Staff Report, The Envelope
January 2, 2008
The awards show's organizer, the Hollywood Foreign Press Assn., has entered a last-minute negotiation with the striking Writers Guild of America so that the Globes may be broadcast as scheduled, without picket lines, on Jan. 13.
The awards group's attorneys began discussions with the Writers Guild of America to enter into an interim agreement similar to that entered into by the WGA and Worldwide Pants, which permits Writers Guild members to go back to work writing for "The Late Show with David Letterman," according to the statement.
The HFPA is arguing that "The Late Show with David Letterman" and the "Golden Globe Awards" are similar in structure and are administered in the same way. Worldwide Pants produces "The Late Show with David Letterman" for broadcast on behalf of David Letterman, and Dick Clark Productions produces the Golden Globes for broadcast on behalf of the HFPA. CBS does not own "The Late Show with David Letterman," and NBC does not own the "Golden Globe Awards."
But the WGA has renewed its vow to picket the Globes ceremony. The group released the following statement late Wednesday afternoon:
"Dick Clark Productions is a struck company. As previously announced, the Writers Guild will be picketing the Golden Globe Awards. The WGA has great respect and admiration for the Hollywood Foreign Press Assn., but we are engaged in a crucial struggle that will protect our income and intellectual property rights for generations to come. We will continue to do everything in our power to bring industry negotiations to a fair conclusion. In the meantime, we are grateful for the ongoing support of the Hollywood talent community."
The Screen Actors Guild also weighed in, promising to keep members who have been nominated for Golden Globes updated.
"Screen Actors Guild is continuing its outreach to Golden Globe actor nominees," said a statement from SAG President Alan Rosenberg. "Unless and until there is an agreement between the WGA and HFPA, we will advise our members of their rights with respect to not crossing WGA picket lines and/or not appearing on programs using non-union writers. Screen Actors Guild is holding a meeting with Golden Globe actor nominees later this week regarding these issues."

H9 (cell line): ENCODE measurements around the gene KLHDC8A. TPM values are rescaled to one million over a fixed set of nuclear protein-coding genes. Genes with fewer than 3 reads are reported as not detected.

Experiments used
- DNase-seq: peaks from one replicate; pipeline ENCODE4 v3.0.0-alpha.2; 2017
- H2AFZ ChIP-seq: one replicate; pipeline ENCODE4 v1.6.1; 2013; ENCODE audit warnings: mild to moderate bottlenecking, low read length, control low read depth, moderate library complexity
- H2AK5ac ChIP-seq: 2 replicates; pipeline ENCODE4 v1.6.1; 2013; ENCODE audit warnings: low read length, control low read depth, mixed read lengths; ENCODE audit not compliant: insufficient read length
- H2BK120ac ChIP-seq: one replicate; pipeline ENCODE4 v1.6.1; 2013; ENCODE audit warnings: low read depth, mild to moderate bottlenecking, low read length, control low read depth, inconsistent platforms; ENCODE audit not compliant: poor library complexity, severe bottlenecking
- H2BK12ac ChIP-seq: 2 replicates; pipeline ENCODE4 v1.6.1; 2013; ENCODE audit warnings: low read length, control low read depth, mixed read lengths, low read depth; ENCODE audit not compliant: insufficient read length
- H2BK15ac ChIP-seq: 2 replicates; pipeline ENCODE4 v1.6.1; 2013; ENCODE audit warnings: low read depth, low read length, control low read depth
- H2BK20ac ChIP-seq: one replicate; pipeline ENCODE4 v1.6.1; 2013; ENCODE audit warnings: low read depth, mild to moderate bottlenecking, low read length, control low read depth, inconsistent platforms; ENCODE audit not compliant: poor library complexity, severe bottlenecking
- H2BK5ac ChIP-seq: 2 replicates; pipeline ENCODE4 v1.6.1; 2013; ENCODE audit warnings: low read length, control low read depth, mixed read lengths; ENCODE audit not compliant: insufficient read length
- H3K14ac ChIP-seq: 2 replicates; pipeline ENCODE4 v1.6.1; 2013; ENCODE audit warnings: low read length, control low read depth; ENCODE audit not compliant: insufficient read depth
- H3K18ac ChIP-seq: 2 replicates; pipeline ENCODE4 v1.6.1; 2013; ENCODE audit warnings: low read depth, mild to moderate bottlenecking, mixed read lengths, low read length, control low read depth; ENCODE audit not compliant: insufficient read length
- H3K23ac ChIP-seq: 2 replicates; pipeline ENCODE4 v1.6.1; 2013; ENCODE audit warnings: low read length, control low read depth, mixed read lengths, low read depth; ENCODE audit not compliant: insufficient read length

Earlier, the Hollywood Foreign Press Assn. had praised the agreement the WGA made with Letterman's production company and asked for similar consideration.
"We are pleased that the WGA has made interim agreements available for independent production companies," said Jorge Camara, HFPA president. "The process established by the WGA permits writers to get back to work, grants the WGA the rights it is seeking on behalf of all writers, and allows certain shows to move forward."
"We strongly support the WGA and the efforts they are making on behalf of writers, and applaud the fact that they have agreed to allow certain industry awards shows to move forward with WGA writers and be broadcast," Camara said. "Much like the Screen Actors Guild Awards and Film Independent's Spirit Awards, we want to enter into an agreement with the WGA that will allow the entertainment industry to celebrate the outstanding work of creative individuals in addition to millions of fans nationwide. It is only fair that we be afforded the same opportunity as these other awards shows."
As a part of the negotiations, the Globes' production company -- Dick Clark Productions -- had agreed to enter into interim agreements for all of its productions, including the "American Music Awards," "Dick Clark's New Year's Rockin' Eve" and "The Academy of Country Music Awards," among others.
Over the last several years the HFPA has contributed approximately $8 million to organizations including The Film Foundation, Sundance Institute, Film Independent, American Cinematheque and schools including USC, UCLA, and Cal Arts. Camara said all of these programs will be severely affected without the funds made available as a direct result of the Golden Globe Awards broadcast.